Managing knowledge is not anything new, scholars have considered the various processes involved. A good example of this, executives can look at three step processes of knowledge accumulation, integration, and reconfiguration. First, knowledge is accumulated by creating new approach to gathering, evaluating, and disseminating information throughout the SMEs. Executives inspire people to create new ideas and develop effective mechanisms to acquire knowledge from various sources such as suppliers, customers, business partners, and competitors. This is similar to a value-chain approach. Executives need to first support this approach for the model to work because they play a strategic role in expanding the knowledge accumulation through applying incentives as mechanisms to develop a more innovative climate and managing effective tools to acquire knowledge from external sources.
Next, executives integrate knowledge internally to enhance the effectiveness and efficiencies in various systems and processes, as well as to be more responsive to market changes. Accumulated knowledge is synthesized to produce higher quality outcomes. Thus, knowledge integration focuses on monitoring and controlling knowledge management practices, evaluating the effectiveness of current knowledge, defining and recognizing core knowledge areas, coordinating expert opinions, sharing organizational knowledge, and scanning for new knowledge to keep the quality of their services and products continuously improving. In the process of knowledge integration, knowledge enters organizational processes and provides valuable contributions to services and products.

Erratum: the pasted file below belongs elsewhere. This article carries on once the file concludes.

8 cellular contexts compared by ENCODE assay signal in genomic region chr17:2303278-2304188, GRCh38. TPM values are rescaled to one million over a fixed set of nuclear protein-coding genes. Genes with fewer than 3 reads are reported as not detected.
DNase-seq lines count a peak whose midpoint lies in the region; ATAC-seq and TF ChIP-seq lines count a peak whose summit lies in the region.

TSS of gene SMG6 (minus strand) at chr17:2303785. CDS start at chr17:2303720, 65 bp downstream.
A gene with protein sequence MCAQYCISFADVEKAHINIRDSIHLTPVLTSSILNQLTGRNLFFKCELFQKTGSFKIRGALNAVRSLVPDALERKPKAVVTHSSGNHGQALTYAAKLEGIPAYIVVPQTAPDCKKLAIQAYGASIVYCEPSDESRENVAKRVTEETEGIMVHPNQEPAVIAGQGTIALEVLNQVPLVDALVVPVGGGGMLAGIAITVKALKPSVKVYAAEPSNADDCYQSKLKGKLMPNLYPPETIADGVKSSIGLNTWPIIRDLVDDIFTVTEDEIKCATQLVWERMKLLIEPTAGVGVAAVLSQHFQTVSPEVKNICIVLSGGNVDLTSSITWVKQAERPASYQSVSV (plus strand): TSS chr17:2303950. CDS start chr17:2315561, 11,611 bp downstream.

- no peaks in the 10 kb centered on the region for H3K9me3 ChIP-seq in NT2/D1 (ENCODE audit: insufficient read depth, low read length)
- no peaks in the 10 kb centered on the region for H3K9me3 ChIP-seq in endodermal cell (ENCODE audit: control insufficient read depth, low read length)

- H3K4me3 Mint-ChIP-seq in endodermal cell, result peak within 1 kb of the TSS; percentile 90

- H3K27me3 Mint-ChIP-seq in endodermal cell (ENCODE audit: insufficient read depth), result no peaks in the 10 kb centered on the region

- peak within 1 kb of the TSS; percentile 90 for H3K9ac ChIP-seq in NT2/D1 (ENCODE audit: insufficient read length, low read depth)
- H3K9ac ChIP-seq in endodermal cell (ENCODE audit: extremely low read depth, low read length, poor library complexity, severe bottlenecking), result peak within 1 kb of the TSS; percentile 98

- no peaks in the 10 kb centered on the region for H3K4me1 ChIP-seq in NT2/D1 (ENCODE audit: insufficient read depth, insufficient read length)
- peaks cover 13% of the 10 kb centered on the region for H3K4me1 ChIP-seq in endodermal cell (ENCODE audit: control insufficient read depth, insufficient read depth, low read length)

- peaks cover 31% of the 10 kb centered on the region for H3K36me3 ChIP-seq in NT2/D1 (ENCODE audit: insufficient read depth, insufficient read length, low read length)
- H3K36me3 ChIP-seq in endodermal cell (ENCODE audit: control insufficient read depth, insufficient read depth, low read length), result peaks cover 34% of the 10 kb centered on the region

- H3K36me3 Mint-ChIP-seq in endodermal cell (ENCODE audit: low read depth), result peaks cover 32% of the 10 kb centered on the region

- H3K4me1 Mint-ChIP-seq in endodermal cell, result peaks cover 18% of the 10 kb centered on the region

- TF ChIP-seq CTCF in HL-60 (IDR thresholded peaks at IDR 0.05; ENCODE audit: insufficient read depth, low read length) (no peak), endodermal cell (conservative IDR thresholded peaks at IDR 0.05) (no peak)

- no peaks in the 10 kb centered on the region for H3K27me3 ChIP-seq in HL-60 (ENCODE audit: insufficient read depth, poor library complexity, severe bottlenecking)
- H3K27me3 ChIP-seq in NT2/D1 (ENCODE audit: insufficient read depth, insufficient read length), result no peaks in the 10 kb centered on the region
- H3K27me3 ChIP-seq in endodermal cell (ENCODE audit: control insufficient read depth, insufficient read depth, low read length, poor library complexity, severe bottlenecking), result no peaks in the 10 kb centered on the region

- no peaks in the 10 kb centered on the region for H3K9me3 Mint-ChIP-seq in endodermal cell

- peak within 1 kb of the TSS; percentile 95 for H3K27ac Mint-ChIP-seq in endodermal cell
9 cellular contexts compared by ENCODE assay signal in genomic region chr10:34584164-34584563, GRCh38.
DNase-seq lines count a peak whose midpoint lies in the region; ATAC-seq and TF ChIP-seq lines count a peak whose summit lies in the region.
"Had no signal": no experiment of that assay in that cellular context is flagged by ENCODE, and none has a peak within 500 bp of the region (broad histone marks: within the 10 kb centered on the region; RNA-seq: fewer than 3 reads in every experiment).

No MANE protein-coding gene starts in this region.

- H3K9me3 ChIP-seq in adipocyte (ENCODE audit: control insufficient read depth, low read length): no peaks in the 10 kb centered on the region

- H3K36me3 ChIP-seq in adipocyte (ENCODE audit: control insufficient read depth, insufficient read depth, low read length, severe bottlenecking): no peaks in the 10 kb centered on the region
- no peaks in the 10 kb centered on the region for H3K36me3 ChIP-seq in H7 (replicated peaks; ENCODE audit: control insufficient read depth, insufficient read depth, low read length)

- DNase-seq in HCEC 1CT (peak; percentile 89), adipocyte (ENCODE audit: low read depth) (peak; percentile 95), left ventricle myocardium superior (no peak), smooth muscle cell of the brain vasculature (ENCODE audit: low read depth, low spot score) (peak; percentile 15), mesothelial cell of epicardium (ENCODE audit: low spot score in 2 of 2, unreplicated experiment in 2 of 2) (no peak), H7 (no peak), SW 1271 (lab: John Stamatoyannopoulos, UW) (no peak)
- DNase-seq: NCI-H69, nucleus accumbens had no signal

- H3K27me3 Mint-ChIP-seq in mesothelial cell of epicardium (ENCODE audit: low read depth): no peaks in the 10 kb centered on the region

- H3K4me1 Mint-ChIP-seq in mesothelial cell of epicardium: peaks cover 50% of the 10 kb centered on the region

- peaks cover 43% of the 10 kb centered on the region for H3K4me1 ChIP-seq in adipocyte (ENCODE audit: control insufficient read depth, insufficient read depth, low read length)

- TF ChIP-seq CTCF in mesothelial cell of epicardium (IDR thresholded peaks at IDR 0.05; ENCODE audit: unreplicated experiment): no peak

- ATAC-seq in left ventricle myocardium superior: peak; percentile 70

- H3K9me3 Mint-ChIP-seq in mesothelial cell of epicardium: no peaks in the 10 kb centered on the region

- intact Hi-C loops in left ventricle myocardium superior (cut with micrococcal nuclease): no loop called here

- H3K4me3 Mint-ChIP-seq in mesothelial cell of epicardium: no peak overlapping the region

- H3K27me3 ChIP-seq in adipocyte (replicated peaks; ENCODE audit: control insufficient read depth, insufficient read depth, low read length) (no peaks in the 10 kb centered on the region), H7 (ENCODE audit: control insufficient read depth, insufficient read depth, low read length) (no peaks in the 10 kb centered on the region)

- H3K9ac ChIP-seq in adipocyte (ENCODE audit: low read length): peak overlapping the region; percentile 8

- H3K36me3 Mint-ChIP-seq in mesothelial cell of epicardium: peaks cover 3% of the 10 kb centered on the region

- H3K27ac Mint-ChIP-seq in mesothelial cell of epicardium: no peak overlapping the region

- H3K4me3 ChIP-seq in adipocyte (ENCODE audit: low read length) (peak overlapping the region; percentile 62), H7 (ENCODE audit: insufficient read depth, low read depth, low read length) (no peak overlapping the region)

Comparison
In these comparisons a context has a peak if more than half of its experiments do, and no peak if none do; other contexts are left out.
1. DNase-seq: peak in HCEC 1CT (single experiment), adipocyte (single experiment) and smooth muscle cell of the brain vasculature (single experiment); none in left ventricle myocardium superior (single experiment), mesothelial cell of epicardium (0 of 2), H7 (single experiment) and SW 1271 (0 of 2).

Finally, executives must curtail the knowledge within SMEs. This knowledge needs to be reconfigured to meet environmental changes and new challenges in the time of Covid-19 and at the same time should not be leaked to the competition in any shape or form unless agreed upon by senior executives. When executives agree to share knowledge with other organizations in the environment, studies have shown that that knowledge is often difficult to share externally. One reason is that other organizations have too much pride to accept knowledge or are apprehensive to expose themselves to the competition. Therefore, executives may lack the required capabilities to interact with other organizations, or distrust sharing their knowledge. In addition, just the notion of creating an expert group or steering committee may be shortsighted because such groups may not have sufficient diversity to comprehend knowledge acquired from external sources. On the other hand, executives are aware of networking with more successful competitors is a key activity for SMEs to share successes and communicate best practices as a way of identifying new collaboration opportunities that can occur to overcome challenging situations in the time of Covid-19. Executives and their expert groups and/or steering committees are the ones who can make final decisions about developing alliances with competitors and other business partners.